API for dummies: what is it and how to use it?

Radzivon Alkhovik
Low-code automation enthusiast, Latenode partner
June 13, 2024
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In the digital, APIs are pivotal for enabling software communication and API connectivity, acting as the crucial link that allows disparate computer programs to interface and cooperate seamlessly. This capability is essential for enhancing user experiences online, enabling functionalities such as weather updates, social media interaction, and online shopping by facilitating API data transfer. For those navigating the realm of web development or looking to streamline their workflows through API for data transfer, gaining a comprehensive understanding of APIs and their operational mechanisms is vital.

API for dummies: What is an API?

An API signifies an Application Programming Interface, a set of protocols and rules enabling API communication between computer systems. This foundational API infrastructure underpins a multitude of operations, from server interactions to the seamless functionality of mobile applications, demonstrating the critical role of APIs in web development. The integration of APIs across modern business practices is indispensable for enhancing customer service interaction, underscoring the importance of foundational API knowledge.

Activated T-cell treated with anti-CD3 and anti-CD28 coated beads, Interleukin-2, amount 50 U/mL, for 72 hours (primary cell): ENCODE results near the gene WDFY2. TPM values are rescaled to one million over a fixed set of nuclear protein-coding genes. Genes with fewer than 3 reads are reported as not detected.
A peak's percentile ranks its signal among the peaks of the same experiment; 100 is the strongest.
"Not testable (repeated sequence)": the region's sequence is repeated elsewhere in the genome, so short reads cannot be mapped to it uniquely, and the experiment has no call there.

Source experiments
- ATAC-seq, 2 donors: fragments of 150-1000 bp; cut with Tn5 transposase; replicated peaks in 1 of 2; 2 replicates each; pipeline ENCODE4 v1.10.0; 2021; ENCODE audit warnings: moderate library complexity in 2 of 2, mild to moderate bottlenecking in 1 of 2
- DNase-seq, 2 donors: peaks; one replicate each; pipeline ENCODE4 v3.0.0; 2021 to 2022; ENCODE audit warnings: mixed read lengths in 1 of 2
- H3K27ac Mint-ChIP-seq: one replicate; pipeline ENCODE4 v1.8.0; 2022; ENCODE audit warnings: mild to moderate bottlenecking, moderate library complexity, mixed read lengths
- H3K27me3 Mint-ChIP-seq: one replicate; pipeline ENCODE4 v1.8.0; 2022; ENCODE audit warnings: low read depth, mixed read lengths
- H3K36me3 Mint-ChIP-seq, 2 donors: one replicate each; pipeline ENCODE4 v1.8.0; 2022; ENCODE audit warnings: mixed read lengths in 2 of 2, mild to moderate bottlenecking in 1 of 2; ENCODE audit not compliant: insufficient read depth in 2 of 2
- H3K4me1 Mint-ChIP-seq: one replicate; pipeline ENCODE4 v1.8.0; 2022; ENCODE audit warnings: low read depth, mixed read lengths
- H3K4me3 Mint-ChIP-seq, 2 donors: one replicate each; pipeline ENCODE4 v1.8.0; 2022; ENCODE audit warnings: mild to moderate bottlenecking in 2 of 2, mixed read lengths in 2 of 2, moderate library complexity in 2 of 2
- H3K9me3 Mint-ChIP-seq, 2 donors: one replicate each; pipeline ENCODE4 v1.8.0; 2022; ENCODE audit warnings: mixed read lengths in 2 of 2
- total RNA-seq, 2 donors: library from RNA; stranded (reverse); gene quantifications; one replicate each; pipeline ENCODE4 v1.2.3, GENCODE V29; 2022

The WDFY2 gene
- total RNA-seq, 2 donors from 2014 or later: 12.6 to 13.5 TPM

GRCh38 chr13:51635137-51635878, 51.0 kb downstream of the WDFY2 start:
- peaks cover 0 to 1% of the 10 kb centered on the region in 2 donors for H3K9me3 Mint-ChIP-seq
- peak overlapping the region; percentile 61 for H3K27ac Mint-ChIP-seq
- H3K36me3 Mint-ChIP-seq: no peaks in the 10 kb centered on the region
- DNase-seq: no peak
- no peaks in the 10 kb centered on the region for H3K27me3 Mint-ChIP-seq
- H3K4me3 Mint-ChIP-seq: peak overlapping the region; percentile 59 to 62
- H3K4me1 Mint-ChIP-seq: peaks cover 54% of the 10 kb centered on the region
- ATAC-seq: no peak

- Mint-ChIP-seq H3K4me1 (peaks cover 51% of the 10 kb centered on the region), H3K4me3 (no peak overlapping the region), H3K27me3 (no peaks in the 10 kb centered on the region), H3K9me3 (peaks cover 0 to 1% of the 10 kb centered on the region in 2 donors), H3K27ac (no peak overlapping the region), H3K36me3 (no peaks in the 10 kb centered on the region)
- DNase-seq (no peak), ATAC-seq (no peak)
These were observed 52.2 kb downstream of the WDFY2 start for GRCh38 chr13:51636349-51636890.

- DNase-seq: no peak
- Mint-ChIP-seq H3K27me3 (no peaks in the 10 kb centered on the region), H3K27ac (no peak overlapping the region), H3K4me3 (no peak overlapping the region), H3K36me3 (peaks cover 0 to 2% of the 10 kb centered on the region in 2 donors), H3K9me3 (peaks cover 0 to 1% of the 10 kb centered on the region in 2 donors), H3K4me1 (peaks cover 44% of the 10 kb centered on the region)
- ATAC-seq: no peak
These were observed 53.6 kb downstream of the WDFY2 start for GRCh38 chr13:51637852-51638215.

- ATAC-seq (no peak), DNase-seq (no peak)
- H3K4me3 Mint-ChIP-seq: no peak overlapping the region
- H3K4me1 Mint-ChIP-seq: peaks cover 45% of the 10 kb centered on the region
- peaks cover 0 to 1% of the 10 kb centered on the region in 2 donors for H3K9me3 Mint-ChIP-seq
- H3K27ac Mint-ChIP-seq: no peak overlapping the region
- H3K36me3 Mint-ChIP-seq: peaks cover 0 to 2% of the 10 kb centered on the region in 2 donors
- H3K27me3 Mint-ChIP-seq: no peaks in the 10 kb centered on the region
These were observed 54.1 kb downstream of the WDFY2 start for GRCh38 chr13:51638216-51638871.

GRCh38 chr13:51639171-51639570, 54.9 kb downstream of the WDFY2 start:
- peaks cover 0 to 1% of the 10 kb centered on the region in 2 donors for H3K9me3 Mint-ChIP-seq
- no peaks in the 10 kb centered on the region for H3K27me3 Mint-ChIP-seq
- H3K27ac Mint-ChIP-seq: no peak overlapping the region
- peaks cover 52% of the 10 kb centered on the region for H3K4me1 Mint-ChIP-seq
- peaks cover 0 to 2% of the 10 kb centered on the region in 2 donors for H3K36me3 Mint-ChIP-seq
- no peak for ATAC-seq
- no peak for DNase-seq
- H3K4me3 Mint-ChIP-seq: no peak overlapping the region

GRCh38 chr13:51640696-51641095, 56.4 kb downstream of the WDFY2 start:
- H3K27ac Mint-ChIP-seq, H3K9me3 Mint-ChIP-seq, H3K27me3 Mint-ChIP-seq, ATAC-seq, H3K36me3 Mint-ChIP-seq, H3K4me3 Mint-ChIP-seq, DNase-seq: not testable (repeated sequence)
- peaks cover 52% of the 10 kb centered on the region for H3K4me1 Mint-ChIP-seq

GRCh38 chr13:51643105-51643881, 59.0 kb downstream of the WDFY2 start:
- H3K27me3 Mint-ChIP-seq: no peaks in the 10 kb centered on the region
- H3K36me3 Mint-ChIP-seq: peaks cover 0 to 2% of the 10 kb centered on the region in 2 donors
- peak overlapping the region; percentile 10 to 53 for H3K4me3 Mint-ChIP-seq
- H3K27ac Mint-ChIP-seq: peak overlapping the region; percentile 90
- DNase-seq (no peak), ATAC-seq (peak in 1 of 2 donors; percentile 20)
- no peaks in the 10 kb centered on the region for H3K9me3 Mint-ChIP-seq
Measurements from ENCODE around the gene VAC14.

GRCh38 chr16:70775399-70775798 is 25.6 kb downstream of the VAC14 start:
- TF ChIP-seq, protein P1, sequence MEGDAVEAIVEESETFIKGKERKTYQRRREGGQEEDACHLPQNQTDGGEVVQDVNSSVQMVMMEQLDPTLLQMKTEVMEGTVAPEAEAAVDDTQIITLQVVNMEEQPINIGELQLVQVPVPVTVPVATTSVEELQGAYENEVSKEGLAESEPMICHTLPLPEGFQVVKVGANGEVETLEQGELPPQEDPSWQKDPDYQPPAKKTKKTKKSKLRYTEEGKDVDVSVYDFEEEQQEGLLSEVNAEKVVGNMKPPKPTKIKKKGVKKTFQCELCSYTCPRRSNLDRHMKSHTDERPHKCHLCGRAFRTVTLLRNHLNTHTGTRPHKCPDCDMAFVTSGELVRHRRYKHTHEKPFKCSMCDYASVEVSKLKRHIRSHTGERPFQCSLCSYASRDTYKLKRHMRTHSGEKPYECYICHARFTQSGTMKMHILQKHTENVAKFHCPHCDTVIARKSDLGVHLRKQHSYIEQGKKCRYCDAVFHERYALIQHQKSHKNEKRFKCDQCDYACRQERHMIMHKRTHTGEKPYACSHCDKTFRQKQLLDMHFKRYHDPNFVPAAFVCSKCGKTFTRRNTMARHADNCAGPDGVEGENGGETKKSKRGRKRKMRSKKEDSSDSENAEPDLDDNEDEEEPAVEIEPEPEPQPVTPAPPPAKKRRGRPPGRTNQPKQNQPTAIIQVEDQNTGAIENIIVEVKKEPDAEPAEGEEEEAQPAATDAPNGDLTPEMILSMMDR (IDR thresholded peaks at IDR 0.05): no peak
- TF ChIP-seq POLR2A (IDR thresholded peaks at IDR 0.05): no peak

illustration of What is API

APIs for dummies, chapter 2: How does it work?

Exploring how an API works can be simplified through metaphoric representations. Consider the analogy of a remote control functioning as an API, facilitating user interaction with a television. This scenario illustrates the API process flow, wherein the API acts as an intermediary, translating user commands into actionable responses by the device. Such metaphors clarify the API functionality, making the abstract concept of API processing more accessible.

illustration of the API work chain

Simple API example: functionality of the apps you use

Using a food delivery app shows API functionality in action. Here's how APIs work in this scenario:

  • Finding Restaurants: When you open the app, it shows you a list of nearby restaurants. This happens because the app uses an API to ask another system (like the restaurant's database) for information about restaurants near you.
  • Viewing Menus: After you pick a restaurant, the app uses another API to get the menu from the restaurant's database. This lets you see what dishes you can order.